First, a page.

To explain why IMI has already published some excerpts from the letter on its website, Ms. Lazareva says, "Our position was this: we obtained this information, we thought that it was of importance to the public and therefore we publicized what we had - although we blacked out some names, because since there is a presumption of innocence until he is proved to be a criminal, one shouldn't refer to him as such."
She said the IMI "does not have the technical capability to check the authenticity of Mr. Honcharov's handwriting. But experts can do this. That's why there are criminologists and specialists at the Procurator General's Office who are obliged by law to carry out this work and to compare Honcharov's handwriting samples taken while he was giving evidence and being kept in jail. They can say whether he wrote this or not."
Ms. Lazareva said that on August 6 IMI handed a copy of the letter to Deputy Chief Prosecutor Viktor Shokin, who was due to question Mr. Honcharov later this month.
"As far as we know, we are not the only ones that have a copy of this letter. A few other people have copies," Ms. Lazareva noted.
She said the Procurator General's Office has promised to keep IMI informed of developments.
"Perhaps now that the Procurator General's Office is involved the cause of death will be investigated. At least I hope so," she said. "Because either this person [Honcharov] really did make all these statements, in which case it's a truly horrible story, or it's a fake and therefore we need to know who did it and why."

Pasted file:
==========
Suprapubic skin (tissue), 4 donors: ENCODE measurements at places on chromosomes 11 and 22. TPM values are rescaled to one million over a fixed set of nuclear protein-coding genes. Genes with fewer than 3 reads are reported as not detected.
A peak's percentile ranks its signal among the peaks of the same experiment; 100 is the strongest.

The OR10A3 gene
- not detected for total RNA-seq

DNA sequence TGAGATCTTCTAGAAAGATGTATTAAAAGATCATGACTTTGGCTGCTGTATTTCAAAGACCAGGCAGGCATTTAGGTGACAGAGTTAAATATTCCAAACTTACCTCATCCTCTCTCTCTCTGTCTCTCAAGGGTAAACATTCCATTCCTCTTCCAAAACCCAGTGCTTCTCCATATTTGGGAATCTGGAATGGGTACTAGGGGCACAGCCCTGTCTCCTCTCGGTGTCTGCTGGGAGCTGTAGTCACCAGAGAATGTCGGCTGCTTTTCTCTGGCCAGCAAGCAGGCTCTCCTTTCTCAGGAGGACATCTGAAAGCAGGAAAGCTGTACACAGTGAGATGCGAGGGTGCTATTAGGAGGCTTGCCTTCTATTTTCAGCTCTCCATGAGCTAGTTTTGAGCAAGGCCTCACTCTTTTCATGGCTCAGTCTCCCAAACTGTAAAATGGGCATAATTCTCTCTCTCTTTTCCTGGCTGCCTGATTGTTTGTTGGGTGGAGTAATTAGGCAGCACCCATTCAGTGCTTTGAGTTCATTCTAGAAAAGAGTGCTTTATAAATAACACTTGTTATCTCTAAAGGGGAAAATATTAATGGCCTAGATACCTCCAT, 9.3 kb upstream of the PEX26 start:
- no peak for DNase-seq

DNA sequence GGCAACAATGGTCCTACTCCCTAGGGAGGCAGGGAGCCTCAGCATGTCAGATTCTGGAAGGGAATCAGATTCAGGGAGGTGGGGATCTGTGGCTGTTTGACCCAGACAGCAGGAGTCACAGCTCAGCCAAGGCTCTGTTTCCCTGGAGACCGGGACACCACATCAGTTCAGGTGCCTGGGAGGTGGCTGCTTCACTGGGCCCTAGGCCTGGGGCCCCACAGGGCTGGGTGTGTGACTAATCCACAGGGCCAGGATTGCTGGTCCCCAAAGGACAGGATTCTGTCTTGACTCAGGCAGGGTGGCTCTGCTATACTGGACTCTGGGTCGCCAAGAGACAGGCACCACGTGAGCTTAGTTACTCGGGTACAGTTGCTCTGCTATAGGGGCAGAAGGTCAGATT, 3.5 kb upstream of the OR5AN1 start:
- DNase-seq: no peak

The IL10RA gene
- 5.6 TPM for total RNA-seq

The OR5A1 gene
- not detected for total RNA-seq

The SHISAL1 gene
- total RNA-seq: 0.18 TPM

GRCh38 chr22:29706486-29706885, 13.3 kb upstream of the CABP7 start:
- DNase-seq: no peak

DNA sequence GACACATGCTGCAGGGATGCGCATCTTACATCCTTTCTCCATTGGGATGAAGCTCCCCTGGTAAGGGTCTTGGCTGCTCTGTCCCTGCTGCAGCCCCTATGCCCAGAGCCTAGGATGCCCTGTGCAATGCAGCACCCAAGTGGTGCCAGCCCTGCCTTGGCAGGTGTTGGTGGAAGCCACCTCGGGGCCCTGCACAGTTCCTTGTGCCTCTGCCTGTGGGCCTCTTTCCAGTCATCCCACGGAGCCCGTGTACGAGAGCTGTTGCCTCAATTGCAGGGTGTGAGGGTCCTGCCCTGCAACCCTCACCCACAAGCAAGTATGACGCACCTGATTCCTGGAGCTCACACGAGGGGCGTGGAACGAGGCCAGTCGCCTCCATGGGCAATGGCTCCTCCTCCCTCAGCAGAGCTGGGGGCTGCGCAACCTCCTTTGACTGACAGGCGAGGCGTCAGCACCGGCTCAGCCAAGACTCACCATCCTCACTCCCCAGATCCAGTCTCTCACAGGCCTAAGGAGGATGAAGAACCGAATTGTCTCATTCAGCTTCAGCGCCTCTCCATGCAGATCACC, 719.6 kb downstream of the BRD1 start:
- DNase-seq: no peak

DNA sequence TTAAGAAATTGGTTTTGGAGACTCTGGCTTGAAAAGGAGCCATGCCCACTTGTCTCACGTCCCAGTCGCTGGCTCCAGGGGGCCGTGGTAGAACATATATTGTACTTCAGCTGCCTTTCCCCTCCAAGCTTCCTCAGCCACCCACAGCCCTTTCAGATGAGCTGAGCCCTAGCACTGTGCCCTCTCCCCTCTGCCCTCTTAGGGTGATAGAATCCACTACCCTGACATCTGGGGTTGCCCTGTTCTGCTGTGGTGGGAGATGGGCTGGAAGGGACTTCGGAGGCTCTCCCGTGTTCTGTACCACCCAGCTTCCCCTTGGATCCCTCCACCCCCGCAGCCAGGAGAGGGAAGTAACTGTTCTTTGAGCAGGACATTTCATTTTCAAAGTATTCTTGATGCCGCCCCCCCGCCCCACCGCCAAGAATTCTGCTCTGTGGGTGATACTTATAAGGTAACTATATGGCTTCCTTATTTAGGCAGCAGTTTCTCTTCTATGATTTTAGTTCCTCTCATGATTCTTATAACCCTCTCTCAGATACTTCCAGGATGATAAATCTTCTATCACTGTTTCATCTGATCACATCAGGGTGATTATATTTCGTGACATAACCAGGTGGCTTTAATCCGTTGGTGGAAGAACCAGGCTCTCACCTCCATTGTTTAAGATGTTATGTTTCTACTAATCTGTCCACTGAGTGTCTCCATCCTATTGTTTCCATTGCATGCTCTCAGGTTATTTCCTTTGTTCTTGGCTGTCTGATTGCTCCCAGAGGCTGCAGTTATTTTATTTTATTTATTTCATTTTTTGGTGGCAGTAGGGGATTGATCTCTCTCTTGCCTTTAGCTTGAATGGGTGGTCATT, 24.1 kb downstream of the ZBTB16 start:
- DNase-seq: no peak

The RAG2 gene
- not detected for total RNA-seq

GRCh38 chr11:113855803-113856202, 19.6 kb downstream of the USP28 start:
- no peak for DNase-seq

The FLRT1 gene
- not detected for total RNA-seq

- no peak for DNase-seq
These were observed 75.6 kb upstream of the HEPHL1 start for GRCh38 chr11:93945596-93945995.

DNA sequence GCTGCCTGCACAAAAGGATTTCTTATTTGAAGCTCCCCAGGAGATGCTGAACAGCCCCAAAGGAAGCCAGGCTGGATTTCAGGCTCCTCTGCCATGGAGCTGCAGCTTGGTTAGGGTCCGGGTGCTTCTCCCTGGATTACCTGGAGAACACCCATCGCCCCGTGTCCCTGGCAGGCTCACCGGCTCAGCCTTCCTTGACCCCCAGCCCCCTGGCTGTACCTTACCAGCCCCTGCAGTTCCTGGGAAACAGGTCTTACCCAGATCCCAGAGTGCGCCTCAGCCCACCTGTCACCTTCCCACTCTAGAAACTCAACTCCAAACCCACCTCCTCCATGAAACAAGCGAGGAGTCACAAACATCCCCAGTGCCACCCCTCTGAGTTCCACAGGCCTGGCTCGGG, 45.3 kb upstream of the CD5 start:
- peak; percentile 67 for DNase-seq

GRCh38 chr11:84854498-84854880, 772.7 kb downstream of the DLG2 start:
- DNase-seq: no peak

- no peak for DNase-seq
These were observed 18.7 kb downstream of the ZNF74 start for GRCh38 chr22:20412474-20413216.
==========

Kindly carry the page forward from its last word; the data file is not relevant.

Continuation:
The author of a book about the Gongadze killing, Jaroslav Koshiw, said he doubts that investigators will solve the murder. He noted that in the past investigators have named and blamed criminals for Mr. Gongadze's death but have subsequently had to admit they were wrong.
"So really, periodically what we're getting from the authorities is a pretend investigation suggesting to the population that they're ... [abreast of developments], that they are looking for the killers and so on - when really they are not bothering with an investigation," Mr. Koshiw commented.
Mr. Koshiw's book, "Beheaded: The Killing of a Journalist," is a comprehensive analysis of documents, evidence and investigations into the Gongadze case by Ukrainian authorities as well as journalists. Mr. Koshiw said he has no doubt that President Kuchma and other high officials are connected to Mr. Gongadze's death.
"There is more than ample evidence for a trial of the president and his associates who took part in the kidnapping and then the death of Mr. Gongadze," he stated.
Mr. Koshiw said he believes the accusations against Mr. Honcharov were fabricated and the authorities have no desire to find the truth. He added that if Mr. Honcharov was really cremated, that displays either poor judgment or an attempt to prevent the true cause of death from being discovered.
"It shows to me tremendous irresponsibility by the authorities, in this case the police, to so quickly cremate somebody who died in mysterious circumstances and who they were suggesting might have been a possible witness," Mr. Koshiw said. "They create a bizarre atmosphere that helps rumors."
Mr. Koshiw underscored that he believes the truth about the Gongadze murder will only emerge if Ukraine gets a government that really wants to build a state based on law and order.
Copyright © The Ukrainian Weekly, August 31, 2003, No. 35, Vol. LXXI